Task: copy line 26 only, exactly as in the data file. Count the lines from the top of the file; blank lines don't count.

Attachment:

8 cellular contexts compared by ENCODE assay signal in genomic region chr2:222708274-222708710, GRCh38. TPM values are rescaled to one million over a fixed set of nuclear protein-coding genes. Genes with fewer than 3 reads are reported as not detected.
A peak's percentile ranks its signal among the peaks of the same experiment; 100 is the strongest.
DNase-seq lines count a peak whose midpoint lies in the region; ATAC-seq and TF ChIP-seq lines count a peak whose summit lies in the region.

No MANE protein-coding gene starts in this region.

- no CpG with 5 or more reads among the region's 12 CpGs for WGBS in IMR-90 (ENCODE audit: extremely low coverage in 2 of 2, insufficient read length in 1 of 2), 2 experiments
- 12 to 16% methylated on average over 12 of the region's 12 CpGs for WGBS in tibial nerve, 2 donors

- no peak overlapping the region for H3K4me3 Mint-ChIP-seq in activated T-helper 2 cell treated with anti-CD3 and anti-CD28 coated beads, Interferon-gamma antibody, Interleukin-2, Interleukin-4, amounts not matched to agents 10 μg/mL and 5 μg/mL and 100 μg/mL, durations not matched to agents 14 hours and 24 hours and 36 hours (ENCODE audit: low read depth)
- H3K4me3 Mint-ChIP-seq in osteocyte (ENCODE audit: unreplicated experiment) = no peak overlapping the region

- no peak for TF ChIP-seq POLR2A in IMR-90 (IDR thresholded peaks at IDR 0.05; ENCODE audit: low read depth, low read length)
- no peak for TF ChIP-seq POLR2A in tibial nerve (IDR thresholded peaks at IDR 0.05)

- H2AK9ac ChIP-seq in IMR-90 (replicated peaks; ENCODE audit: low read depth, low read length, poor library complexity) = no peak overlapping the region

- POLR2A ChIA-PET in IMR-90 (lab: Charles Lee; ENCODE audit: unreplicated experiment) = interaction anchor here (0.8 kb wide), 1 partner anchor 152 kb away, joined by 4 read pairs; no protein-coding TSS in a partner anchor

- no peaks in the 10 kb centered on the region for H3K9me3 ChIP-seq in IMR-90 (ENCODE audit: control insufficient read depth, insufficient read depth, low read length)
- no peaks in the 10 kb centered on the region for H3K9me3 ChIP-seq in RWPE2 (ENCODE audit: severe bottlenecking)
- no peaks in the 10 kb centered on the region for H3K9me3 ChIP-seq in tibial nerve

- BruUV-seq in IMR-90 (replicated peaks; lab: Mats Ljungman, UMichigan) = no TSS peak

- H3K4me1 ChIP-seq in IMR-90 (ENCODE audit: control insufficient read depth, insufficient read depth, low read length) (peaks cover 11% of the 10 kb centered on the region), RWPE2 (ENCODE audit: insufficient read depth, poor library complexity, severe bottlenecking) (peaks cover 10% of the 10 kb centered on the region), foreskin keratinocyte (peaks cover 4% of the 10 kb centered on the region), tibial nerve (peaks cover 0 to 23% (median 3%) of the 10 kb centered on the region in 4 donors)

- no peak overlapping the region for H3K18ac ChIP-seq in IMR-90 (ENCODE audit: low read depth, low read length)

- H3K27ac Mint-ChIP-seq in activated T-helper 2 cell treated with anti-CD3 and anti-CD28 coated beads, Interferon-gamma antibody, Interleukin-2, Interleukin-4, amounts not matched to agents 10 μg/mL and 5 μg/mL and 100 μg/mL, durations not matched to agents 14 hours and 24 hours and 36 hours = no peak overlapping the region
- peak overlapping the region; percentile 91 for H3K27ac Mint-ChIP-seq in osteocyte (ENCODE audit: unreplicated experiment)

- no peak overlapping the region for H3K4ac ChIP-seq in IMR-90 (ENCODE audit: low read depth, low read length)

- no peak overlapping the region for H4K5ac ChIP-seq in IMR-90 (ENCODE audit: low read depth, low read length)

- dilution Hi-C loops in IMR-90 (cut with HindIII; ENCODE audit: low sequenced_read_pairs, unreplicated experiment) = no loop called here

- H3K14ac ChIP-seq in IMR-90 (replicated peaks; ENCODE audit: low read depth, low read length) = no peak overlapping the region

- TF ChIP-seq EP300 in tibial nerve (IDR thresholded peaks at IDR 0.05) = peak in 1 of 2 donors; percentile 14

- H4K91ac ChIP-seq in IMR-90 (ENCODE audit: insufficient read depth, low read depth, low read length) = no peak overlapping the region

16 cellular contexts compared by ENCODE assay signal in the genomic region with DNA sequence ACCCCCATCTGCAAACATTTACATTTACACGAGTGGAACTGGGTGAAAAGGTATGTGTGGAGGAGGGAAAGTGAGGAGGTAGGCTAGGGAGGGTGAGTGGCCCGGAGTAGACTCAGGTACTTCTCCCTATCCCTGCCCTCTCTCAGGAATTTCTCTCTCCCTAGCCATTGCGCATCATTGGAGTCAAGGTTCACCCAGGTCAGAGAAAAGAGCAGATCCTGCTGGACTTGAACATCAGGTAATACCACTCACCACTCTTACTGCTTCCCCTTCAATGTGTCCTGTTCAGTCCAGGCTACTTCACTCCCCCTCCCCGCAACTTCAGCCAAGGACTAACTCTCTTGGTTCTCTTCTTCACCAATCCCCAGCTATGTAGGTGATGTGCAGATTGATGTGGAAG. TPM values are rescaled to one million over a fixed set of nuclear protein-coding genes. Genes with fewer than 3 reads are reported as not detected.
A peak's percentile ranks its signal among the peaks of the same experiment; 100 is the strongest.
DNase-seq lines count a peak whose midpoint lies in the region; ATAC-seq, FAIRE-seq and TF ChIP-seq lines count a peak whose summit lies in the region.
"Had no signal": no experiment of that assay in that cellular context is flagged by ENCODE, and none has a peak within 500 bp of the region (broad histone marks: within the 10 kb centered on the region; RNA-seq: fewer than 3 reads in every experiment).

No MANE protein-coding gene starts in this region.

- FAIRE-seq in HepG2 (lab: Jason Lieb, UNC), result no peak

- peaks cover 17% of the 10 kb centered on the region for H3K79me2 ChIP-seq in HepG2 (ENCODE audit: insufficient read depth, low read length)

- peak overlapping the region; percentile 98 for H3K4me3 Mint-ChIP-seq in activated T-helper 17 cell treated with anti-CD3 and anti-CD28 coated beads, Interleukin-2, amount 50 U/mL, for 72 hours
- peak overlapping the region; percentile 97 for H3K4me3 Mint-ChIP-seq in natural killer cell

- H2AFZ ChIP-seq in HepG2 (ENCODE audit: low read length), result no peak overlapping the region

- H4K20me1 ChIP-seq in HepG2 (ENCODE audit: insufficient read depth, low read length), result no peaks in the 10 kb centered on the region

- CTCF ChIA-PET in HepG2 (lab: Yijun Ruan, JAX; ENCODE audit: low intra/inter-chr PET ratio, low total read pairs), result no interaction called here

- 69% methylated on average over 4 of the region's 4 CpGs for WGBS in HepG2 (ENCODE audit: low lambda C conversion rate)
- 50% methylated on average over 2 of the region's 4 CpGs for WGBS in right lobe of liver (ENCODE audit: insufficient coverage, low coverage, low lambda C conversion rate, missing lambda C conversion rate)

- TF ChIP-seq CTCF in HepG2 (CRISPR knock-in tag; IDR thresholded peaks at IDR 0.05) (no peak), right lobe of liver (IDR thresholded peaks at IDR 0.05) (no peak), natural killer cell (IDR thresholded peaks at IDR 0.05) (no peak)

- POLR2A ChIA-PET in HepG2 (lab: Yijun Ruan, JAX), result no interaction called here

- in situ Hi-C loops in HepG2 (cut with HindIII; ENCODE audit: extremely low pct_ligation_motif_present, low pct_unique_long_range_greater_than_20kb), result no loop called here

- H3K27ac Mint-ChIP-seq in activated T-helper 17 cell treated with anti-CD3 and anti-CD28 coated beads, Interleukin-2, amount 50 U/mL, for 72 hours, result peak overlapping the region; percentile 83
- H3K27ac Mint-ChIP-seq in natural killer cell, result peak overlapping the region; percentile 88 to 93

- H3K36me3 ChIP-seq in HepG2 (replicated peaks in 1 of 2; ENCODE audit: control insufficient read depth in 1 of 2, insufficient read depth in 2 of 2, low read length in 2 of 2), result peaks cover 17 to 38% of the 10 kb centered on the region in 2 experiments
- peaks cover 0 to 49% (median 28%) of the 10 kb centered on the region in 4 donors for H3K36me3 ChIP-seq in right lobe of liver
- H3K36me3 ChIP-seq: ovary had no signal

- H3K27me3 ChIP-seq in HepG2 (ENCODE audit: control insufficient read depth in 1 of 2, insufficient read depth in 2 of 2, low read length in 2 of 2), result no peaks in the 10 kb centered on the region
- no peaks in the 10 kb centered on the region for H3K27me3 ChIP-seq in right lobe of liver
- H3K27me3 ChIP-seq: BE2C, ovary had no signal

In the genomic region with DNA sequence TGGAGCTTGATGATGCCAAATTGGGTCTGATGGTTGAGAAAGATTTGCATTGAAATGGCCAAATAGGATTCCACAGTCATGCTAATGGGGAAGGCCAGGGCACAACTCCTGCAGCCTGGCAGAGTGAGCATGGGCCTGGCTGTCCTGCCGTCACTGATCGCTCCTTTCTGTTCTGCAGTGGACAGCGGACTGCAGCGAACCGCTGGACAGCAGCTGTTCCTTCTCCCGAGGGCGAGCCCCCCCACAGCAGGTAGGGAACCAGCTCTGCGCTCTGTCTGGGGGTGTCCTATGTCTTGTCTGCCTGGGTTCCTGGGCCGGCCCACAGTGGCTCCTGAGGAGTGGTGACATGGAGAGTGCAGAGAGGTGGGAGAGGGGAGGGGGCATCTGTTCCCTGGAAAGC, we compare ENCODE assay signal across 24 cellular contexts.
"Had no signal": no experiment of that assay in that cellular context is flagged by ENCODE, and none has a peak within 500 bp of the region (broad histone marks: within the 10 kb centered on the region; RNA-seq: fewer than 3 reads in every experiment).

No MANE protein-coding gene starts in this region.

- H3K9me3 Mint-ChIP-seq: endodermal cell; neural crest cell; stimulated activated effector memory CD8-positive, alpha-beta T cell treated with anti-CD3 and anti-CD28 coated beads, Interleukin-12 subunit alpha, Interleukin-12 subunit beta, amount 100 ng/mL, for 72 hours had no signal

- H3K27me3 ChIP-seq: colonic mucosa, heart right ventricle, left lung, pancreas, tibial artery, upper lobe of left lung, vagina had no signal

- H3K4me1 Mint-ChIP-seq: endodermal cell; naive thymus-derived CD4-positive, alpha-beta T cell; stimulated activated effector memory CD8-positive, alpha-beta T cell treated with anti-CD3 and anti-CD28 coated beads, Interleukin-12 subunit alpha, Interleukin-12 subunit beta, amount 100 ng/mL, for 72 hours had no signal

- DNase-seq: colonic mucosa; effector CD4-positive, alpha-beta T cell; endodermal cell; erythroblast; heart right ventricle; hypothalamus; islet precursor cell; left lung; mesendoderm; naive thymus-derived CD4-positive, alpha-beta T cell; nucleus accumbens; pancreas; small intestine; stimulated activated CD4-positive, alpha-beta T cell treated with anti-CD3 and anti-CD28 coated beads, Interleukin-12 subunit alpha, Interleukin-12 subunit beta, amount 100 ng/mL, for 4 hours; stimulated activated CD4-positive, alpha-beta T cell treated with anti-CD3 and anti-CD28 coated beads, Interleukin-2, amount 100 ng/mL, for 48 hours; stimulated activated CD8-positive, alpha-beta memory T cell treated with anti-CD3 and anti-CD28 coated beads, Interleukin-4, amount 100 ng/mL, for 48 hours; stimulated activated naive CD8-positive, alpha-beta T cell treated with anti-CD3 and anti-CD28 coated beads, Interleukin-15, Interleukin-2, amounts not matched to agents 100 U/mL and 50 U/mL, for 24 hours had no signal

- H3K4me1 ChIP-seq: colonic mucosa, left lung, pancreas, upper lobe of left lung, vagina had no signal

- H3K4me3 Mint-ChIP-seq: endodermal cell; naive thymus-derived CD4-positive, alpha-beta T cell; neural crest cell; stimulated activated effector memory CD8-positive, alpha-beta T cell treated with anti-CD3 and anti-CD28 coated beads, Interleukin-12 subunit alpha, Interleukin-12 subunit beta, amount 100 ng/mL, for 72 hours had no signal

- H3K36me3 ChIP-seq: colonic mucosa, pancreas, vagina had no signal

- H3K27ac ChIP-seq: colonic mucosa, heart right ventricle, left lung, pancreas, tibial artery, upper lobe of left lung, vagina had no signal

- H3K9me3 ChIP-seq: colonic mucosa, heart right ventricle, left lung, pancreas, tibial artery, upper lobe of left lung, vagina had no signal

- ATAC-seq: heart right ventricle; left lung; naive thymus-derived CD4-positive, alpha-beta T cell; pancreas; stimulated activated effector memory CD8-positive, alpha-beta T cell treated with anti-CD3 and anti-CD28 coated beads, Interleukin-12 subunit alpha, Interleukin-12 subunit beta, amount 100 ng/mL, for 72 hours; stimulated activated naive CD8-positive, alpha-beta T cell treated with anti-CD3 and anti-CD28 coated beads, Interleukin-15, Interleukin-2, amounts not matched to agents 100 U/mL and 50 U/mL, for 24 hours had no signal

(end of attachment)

- H4K91ac ChIP-seq in IMR-90 (ENCODE audit: insufficient read depth, low read depth, low read length) = no peak overlapping the region